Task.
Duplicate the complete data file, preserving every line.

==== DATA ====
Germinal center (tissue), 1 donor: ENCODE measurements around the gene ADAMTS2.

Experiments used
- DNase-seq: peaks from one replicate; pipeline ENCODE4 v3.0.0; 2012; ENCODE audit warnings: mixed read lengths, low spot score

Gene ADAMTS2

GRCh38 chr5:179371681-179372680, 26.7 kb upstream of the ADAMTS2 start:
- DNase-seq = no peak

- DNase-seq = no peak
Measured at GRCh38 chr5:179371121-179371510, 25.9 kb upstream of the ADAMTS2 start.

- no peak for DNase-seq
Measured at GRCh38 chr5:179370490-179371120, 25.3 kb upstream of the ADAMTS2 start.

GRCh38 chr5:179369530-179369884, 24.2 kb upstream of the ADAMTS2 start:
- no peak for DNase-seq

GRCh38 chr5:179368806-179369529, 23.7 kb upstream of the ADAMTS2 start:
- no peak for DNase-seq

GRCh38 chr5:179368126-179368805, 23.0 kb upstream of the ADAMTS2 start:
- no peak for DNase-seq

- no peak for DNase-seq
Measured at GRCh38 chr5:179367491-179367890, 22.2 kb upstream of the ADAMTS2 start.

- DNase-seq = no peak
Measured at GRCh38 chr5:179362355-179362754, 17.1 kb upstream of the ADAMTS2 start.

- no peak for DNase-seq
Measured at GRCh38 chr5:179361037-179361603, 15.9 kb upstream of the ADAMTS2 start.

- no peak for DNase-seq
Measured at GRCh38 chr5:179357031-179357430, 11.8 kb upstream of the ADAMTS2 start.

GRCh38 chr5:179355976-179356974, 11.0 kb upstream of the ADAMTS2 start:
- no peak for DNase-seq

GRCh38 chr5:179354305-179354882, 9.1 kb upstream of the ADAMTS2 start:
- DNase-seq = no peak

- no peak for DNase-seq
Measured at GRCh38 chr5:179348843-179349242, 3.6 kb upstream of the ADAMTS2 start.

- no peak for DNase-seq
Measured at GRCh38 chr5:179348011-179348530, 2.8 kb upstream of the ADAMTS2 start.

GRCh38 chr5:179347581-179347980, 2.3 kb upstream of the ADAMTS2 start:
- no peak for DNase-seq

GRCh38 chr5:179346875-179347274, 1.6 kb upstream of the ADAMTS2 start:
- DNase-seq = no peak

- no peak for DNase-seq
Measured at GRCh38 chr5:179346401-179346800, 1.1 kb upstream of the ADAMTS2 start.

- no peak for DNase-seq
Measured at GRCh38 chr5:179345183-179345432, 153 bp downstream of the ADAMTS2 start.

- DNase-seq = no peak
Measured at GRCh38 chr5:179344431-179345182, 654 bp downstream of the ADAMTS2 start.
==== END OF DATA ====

Germinal center (tissue), 1 donor: ENCODE measurements around the gene ADAMTS2.

Experiments used
- DNase-seq: peaks from one replicate; pipeline ENCODE4 v3.0.0; 2012; ENCODE audit warnings: mixed read lengths, low spot score

Gene ADAMTS2

GRCh38 chr5:179371681-179372680, 26.7 kb upstream of the ADAMTS2 start:
- DNase-seq = no peak

- DNase-seq = no peak
Measured at GRCh38 chr5:179371121-179371510, 25.9 kb upstream of the ADAMTS2 start.

- no peak for DNase-seq
Measured at GRCh38 chr5:179370490-179371120, 25.3 kb upstream of the ADAMTS2 start.

GRCh38 chr5:179369530-179369884, 24.2 kb upstream of the ADAMTS2 start:
- no peak for DNase-seq

GRCh38 chr5:179368806-179369529, 23.7 kb upstream of the ADAMTS2 start:
- no peak for DNase-seq

GRCh38 chr5:179368126-179368805, 23.0 kb upstream of the ADAMTS2 start:
- no peak for DNase-seq

- no peak for DNase-seq
Measured at GRCh38 chr5:179367491-179367890, 22.2 kb upstream of the ADAMTS2 start.

- DNase-seq = no peak
Measured at GRCh38 chr5:179362355-179362754, 17.1 kb upstream of the ADAMTS2 start.

- no peak for DNase-seq
Measured at GRCh38 chr5:179361037-179361603, 15.9 kb upstream of the ADAMTS2 start.

- no peak for DNase-seq
Measured at GRCh38 chr5:179357031-179357430, 11.8 kb upstream of the ADAMTS2 start.

GRCh38 chr5:179355976-179356974, 11.0 kb upstream of the ADAMTS2 start:
- no peak for DNase-seq

GRCh38 chr5:179354305-179354882, 9.1 kb upstream of the ADAMTS2 start:
- DNase-seq = no peak

- no peak for DNase-seq
Measured at GRCh38 chr5:179348843-179349242, 3.6 kb upstream of the ADAMTS2 start.

- no peak for DNase-seq
Measured at GRCh38 chr5:179348011-179348530, 2.8 kb upstream of the ADAMTS2 start.

GRCh38 chr5:179347581-179347980, 2.3 kb upstream of the ADAMTS2 start:
- no peak for DNase-seq

GRCh38 chr5:179346875-179347274, 1.6 kb upstream of the ADAMTS2 start:
- DNase-seq = no peak

- no peak for DNase-seq
Measured at GRCh38 chr5:179346401-179346800, 1.1 kb upstream of the ADAMTS2 start.

- no peak for DNase-seq
Measured at GRCh38 chr5:179345183-179345432, 153 bp downstream of the ADAMTS2 start.

- DNase-seq = no peak
Measured at GRCh38 chr5:179344431-179345182, 654 bp downstream of the ADAMTS2 start.